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New build homes : fire safety explained, from a home buyers perspective.

Fire Safety in Residential Buildings: NHBC Standards and Building Regulation.

This blog looks at the regulations and requirements for safe escape routes in residential buildings, focusing on NHBC (National House-Building Council) standards and Building Regulations. 

It’s just the basics , there is a lot more detail if anyone wants to.comment or add detail please use the comments facility

It covers key elements like protective routes, fire doors, and window functionalities.

There are of course many other fire safety related issues such as fire barriers and access arrangements that builders have to consider, however we will be focusing on those that the home buyer would need to understand or may have questions about.

1. Means of Escape and Protective Routes

NHBC standards and Building Regulations emphasize providing occupants with clear and unobstructed escape routes in case of fire. These routes should lead to a place of safety, typically outdoors.

There are 3 options

A. Protected route

B. Protected zone and

C. Emergency egress windows

A: Protective Routes: These are fire-resistant pathways within the building that minimize exposure to smoke and flames. They can include corridors, stairwells, and lobbies constructed with fire-resistant materials.

B: Fire Doors: These doors play a crucial role in compartmentalization, creating fire breaks to slow the spread of flames and smoke. They must be self-closing and certified to withstand fire for a specific duration.

C: Window Functionality:Non-locking windows: In some cases, regulations may require windows in habitable rooms (bedrooms, living rooms) to be non-locking or have a keyless release mechanism. This allows easier escape in an emergency.

Opening size: Minimum opening sizes for windows are often specified to ensure a clear escape path or facilitate fire service rescue.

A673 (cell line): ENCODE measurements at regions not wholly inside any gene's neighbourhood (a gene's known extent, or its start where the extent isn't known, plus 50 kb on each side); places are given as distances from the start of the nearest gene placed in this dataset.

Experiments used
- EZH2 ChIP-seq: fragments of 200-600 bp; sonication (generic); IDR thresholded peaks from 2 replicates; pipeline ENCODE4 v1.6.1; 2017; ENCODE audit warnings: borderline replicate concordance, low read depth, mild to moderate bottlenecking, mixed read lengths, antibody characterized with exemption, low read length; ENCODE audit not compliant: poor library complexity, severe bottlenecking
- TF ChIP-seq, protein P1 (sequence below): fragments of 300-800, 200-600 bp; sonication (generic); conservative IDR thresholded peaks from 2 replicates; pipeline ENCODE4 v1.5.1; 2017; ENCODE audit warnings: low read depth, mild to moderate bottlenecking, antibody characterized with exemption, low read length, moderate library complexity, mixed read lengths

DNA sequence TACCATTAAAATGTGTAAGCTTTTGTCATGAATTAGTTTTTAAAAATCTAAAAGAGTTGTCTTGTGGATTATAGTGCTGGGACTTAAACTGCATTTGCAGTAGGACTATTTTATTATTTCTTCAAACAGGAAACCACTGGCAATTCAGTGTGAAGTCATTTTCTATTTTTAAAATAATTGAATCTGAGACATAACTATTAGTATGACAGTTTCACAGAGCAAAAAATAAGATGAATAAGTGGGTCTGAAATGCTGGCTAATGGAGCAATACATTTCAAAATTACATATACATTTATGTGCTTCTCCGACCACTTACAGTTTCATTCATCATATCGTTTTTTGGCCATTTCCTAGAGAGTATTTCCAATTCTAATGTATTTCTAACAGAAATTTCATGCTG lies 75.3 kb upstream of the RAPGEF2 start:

2. Fire Safety in 3-Storey Houses

The specific requirements for a 3-storey house depend on various factors like occupancy type (single-family dwelling, multi-unit dwelling) and local regulations. Here’s a general overview:

Escape Routes: A minimum of two escape routes from each floor are often mandatory, with at least one leading directly outside.

Stairs: Stairs in escape routes must be constructed with fire-resistant materials and designed for safe descent under duress.

Fire Doors: Fire doors should be installed at strategic locations, such as between living areas and garages, and at compartment walls within the house.

3. Fire Doors: Regulations and Installation

Fire doors are essential components of fire safety. Here are some key points regarding their regulations and installation:

Regulations: Fire doors must comply with relevant British Standards (BS) like BS EN 1634-1 for fire resistance performance.

Installation: Fire doors should be installed by qualified professionals to ensure correct fit, functionality, and compliance with fire safety regulations. This includes checking for proper intumescent seals.

Intumescent Seals: These are heat-activated seals that expand in a fire, closing any gaps around the fire door and preventing smoke and flames from spreading.

Importance of Professional Guidance:

Building regulations and NHBC standards can be complex. Consulting with a qualified architect, building surveyor, or fire safety professional during the design and construction phases is highly recommended. 

They can ensure your 3-storey house adheres to all fire safety requirements and provides safe escape routes for occupants.

Note: This blog provides a general overview. Specific regulations may vary depending on your location. Always consult with the relevant authorities and building professionals for the latest requirements in your area.